Tuesday, September 9, 2014

Apple Watch: Creative Destruction?

Apple introduced the Apple Watch, a timepiece that runs several apps such as calendar, messaging, phone, email, fitness, maps, etc. merging multiple technologies including crystals, display, accelerometer, GPS, wireless, microprocessor, touch sensors, LED sensors, and charging technology, all packaged in an innovative and attractive wristband.

Apple's CEO Tim Cook introduced the Apple Watch by first introducing its biggest invention; the Digital Crown. He compared the introduction of the Digital Crown to the introduction of the PC mouse, the iPod click wheel, and the iPhone touch screen: The Digital Crown lets you get your apps in the watch like the mouse lets get your programs in your computer.

The big question is:
  • Will this beautiful product create a new industry and destroy an old one?
  • Do you think the Apple Watch will destroy the traditional watch industry?
The watch industry is already negatively impacted by cell phones. Many people don't use a watch to tell the time, many look at their cell phones. This trend started with the first generation cell phones. Not everyone carries a watch anymore.

But that does not mean the watch industry is being destroyed by the cell phone industry. And maybe the Apple Watch will actually bring new life to the watch industry.

My answer to the first question is no: The Apple Watch is not a product that will destroy the watch industry. However, this is a product that will TRANSFORM it. The watch industry has evolved over time. This new product will represent a big evolution. People will continue to put a piece of jewelry on their wrists to tell time and a lot more. In fact, the Apple Watch will enhance the watch industry, not destroy it.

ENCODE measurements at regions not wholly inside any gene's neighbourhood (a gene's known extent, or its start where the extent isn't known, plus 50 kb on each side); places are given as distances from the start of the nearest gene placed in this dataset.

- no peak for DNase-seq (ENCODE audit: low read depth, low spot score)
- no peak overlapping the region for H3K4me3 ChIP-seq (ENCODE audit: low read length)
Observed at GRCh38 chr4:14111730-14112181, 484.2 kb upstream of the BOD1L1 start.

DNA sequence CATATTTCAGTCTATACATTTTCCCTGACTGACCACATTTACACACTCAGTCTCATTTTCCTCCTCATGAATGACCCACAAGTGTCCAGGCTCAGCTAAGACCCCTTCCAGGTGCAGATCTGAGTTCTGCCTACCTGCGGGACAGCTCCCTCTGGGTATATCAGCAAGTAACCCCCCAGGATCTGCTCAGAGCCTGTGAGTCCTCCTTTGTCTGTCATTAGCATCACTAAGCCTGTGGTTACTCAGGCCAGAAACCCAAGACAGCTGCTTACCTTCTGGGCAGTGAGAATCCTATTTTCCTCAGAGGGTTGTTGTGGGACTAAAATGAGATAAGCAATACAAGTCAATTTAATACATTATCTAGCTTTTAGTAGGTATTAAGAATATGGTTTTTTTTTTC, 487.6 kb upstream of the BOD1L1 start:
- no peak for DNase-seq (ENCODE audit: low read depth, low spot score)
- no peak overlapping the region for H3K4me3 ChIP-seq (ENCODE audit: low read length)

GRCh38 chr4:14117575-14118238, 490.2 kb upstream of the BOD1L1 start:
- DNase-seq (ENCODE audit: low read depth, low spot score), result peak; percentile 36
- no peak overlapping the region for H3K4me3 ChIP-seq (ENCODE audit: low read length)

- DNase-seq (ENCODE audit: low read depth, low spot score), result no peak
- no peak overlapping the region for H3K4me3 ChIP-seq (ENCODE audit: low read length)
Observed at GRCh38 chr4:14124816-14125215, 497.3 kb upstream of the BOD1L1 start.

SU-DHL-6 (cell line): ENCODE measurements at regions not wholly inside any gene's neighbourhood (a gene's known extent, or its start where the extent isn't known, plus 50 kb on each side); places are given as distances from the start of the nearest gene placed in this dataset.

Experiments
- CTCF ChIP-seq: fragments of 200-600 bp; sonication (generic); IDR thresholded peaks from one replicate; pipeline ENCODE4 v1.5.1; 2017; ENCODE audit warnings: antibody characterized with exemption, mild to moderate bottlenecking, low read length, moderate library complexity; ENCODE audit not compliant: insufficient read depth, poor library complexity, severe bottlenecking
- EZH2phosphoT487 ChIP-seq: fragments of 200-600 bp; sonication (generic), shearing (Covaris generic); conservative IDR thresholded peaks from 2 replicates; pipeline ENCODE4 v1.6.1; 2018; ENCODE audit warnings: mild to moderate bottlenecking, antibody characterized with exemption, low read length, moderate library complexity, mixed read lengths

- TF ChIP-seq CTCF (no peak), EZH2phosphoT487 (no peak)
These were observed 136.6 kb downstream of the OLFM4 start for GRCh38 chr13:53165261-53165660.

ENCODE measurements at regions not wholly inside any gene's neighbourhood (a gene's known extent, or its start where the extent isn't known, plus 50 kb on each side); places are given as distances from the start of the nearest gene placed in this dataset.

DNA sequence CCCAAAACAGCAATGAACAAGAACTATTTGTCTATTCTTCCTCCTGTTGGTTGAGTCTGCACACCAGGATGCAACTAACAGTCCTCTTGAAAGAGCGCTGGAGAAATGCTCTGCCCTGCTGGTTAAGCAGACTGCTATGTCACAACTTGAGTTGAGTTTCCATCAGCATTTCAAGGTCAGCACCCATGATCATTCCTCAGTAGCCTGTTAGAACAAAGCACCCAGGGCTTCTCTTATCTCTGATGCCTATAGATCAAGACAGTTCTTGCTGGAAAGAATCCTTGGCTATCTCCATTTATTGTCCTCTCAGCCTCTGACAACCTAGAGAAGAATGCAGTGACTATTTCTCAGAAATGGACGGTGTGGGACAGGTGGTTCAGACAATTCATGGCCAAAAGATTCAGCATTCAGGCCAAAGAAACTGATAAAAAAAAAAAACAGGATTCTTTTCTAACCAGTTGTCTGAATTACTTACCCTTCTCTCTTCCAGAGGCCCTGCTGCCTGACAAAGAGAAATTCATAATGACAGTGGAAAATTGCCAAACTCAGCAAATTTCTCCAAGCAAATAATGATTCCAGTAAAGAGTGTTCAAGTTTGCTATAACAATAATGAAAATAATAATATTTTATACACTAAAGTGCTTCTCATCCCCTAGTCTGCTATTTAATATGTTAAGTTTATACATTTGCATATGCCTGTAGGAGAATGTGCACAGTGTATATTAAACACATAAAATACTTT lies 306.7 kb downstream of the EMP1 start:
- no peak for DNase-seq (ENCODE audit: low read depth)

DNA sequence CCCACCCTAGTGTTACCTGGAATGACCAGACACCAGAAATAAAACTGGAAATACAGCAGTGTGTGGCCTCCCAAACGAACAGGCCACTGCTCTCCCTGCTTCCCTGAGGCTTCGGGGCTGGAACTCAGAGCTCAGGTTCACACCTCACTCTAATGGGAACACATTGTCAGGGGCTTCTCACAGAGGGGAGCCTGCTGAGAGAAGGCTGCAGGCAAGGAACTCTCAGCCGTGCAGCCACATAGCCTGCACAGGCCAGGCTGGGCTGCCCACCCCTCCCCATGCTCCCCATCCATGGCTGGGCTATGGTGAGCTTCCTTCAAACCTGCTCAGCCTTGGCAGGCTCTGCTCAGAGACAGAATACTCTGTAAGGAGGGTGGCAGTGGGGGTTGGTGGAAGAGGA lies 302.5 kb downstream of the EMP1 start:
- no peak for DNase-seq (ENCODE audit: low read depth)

Maybe Tag Heuer, Rolex, and Omega will introduce similar technologies one day.

Maybe this is a case of creative reconstruction!

Apple Live Event, 9-Sep-2014: http://www.apple.com/live/2014-sept-event/
Apple Watch: http://www.apple.com/watch/

Tuesday, October 23, 2012

Innovation: Automobiles, Horses, Mules Industries

"We have fewer horses and bayonets, because the nature of our military has changed" -- President Barack Obama during the 22 Oct 2012 presidential debate.

President Obama gave us an excellent example of how innovation destroys old industries. In this case military innovation has diminished the industry that produces horses and bayonets for military purposes. While horses and bayonets still exist and may still be used in special cases, this industry no longer has a significant economic impact in our society.

Just about a week before the presidential debate, The Economist published an article describing the impact of automobile innovation in our society. The invention of the automobile has been described as a perfect example of "creative destruction," or what I would like to call a Schumpeterian event.

 The Economist article "Schumpeter: The driveless road ahead" (The Economist, 20 Oct 2012) describes:

"THE arrival of the mass-produced car, just over a century ago, caused an explosion of business creation. First came the makers of cars and all the parts that go with them. Then came the garages, filling stations and showrooms. Then all sorts of car-dependent businesses: car parks, motels, out-of-town shopping centres. Commuting by car allowed suburbs to spread, making fortunes for prescient housebuilders and landowners. Road-building became a far bigger business, whereas blacksmiths, farriers and buggy-whip makers faded away as America's horse and mule population fell from 26m in 1915 to 3m in 1960."